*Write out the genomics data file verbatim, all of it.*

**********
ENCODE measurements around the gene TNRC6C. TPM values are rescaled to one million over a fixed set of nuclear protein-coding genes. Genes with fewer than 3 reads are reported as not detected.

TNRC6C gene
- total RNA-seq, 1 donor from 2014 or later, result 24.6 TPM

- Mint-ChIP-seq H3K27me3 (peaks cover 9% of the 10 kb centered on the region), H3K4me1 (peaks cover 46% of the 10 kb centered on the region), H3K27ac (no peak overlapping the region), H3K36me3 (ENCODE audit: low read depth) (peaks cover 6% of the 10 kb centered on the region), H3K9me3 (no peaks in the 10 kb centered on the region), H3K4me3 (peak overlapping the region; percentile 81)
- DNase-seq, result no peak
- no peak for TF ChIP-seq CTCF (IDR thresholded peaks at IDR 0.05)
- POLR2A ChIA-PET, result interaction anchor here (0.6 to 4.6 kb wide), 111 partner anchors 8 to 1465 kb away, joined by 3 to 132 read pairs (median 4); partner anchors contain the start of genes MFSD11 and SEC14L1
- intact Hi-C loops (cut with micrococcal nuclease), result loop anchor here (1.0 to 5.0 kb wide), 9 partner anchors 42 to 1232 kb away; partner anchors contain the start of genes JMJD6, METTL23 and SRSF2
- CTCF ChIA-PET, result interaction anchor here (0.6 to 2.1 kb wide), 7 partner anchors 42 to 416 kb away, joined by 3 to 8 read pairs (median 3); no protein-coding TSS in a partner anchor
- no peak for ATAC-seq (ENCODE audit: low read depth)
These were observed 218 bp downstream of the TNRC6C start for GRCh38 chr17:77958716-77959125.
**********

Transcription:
ENCODE measurements around the gene TNRC6C. TPM values are rescaled to one million over a fixed set of nuclear protein-coding genes. Genes with fewer than 3 reads are reported as not detected.

TNRC6C gene
- total RNA-seq, 1 donor from 2014 or later, result 24.6 TPM

- Mint-ChIP-seq H3K27me3 (peaks cover 9% of the 10 kb centered on the region), H3K4me1 (peaks cover 46% of the 10 kb centered on the region), H3K27ac (no peak overlapping the region), H3K36me3 (ENCODE audit: low read depth) (peaks cover 6% of the 10 kb centered on the region), H3K9me3 (no peaks in the 10 kb centered on the region), H3K4me3 (peak overlapping the region; percentile 81)
- DNase-seq, result no peak
- no peak for TF ChIP-seq CTCF (IDR thresholded peaks at IDR 0.05)
- POLR2A ChIA-PET, result interaction anchor here (0.6 to 4.6 kb wide), 111 partner anchors 8 to 1465 kb away, joined by 3 to 132 read pairs (median 4); partner anchors contain the start of genes MFSD11 and SEC14L1
- intact Hi-C loops (cut with micrococcal nuclease), result loop anchor here (1.0 to 5.0 kb wide), 9 partner anchors 42 to 1232 kb away; partner anchors contain the start of genes JMJD6, METTL23 and SRSF2
- CTCF ChIA-PET, result interaction anchor here (0.6 to 2.1 kb wide), 7 partner anchors 42 to 416 kb away, joined by 3 to 8 read pairs (median 3); no protein-coding TSS in a partner anchor
- no peak for ATAC-seq (ENCODE audit: low read depth)
These were observed 218 bp downstream of the TNRC6C start for GRCh38 chr17:77958716-77959125.